BRIEF DESCRIPTION OF THE DRAWINGS

Various aspects of this disclosure may be better understood upon reading the following detailed description and upon reference to the drawings in which:

FIG. 1 is a schematic diagram of a wellsite system employing a qualitative gas detection measurement system, in accordance with an embodiment;

FIG. 2 is a block diagram representing a nuclear downhole system capable of obtaining a gas detection measurement for identifying gas zones irrespective of formation lithology or porosity, in accordance with an embodiment;

FIG. 3 is a schematic diagram representing a well-logging operation using the system of FIG. 2, in accordance with an embodiment;

FIG. 4 is a timing diagram representing various time gates for emitting and detecting radiation using the system of FIG. 2, in accordance with an embodiment;

FIG. 5 is a flowchart describing a method for caring out the well-logging operation of FIG. 3, in accordance with an embodiment;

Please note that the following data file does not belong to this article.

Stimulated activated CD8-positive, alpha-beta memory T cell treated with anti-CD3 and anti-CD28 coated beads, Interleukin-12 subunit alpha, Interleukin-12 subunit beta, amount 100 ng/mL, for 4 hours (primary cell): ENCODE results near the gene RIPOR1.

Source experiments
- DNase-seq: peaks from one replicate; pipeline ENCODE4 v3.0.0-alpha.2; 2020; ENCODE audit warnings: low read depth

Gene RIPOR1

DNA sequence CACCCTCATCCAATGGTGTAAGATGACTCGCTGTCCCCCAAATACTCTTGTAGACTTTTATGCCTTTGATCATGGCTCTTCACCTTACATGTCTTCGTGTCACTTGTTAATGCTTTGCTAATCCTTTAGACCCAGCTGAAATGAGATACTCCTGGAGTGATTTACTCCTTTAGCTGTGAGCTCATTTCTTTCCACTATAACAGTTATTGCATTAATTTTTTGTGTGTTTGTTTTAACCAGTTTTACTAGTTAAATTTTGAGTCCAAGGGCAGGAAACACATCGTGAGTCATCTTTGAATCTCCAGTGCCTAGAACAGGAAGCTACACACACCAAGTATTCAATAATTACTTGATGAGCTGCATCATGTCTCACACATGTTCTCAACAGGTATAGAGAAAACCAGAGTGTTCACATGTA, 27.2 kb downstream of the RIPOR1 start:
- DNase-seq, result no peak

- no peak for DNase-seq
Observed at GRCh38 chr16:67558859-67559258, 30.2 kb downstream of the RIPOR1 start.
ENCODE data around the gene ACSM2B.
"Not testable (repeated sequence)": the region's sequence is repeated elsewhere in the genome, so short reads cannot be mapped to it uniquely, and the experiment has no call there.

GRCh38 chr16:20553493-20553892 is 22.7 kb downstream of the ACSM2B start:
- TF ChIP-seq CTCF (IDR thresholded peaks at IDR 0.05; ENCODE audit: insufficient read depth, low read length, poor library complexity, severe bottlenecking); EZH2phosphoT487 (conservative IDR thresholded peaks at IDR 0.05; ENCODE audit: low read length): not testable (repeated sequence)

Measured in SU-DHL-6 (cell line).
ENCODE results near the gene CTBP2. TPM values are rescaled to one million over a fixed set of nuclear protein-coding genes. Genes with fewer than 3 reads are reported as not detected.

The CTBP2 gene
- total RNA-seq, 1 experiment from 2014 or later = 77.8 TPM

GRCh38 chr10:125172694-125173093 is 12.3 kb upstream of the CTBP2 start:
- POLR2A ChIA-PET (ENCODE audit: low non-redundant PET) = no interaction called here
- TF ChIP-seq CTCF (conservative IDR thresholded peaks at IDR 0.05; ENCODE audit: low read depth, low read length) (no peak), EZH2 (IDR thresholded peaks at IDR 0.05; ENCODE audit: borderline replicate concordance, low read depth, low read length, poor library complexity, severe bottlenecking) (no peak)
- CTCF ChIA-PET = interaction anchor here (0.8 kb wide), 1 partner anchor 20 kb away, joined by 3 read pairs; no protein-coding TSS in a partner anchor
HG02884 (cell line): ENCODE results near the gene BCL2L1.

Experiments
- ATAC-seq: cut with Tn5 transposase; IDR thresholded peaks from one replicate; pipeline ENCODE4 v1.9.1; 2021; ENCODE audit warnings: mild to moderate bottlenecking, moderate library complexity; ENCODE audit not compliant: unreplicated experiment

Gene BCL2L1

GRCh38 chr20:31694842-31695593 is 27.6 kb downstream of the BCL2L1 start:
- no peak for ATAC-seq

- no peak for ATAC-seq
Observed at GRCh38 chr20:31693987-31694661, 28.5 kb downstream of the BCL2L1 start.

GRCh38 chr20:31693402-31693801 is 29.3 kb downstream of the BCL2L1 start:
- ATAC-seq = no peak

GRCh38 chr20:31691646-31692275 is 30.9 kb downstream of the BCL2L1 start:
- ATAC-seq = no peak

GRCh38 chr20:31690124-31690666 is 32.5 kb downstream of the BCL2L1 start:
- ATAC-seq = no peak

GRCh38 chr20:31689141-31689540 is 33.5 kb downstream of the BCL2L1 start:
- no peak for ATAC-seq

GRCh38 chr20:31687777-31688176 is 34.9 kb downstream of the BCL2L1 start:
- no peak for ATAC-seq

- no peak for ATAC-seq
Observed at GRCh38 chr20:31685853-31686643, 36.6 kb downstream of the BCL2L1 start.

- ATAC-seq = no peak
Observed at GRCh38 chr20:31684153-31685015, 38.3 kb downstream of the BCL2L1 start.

FIG. 6 is a flowchart describing an embodiment of a method for identifying gas zones irrespective of formation lithology or porosity, using the system of FIG. 2, in accordance with an embodiment; and

FIGS. 7 and 8 illustrate log data compared with a gas detection measurement obtained using the system of FIG. 2, representing examples of using the gas detection measurement to identify gas zones in formations with challenging lithologies, such as shales, in accordance with embodiments.

DETAILED DESCRIPTION

One or more specific embodiments of the present disclosure will be described below. These described embodiments are only examples of the presently disclosed techniques. Additionally, in an effort to provide a concise description of these embodiments, all features of an actual implementation may not be described in the specification. It should be appreciated that in the development of any such actual implementation, as in any engineering or design project, numerous implementation-specific decisions must be made to achieve the developers' specific goals, such as compliance with system-related and business-related constraints, which may vary from one implementation to another. Moreover, it should be appreciated that such a development effort might be complex and time consuming, but would nevertheless be a routine undertaking of design, fabrication, and manufacture for those of ordinary skill having the benefit of this disclosure.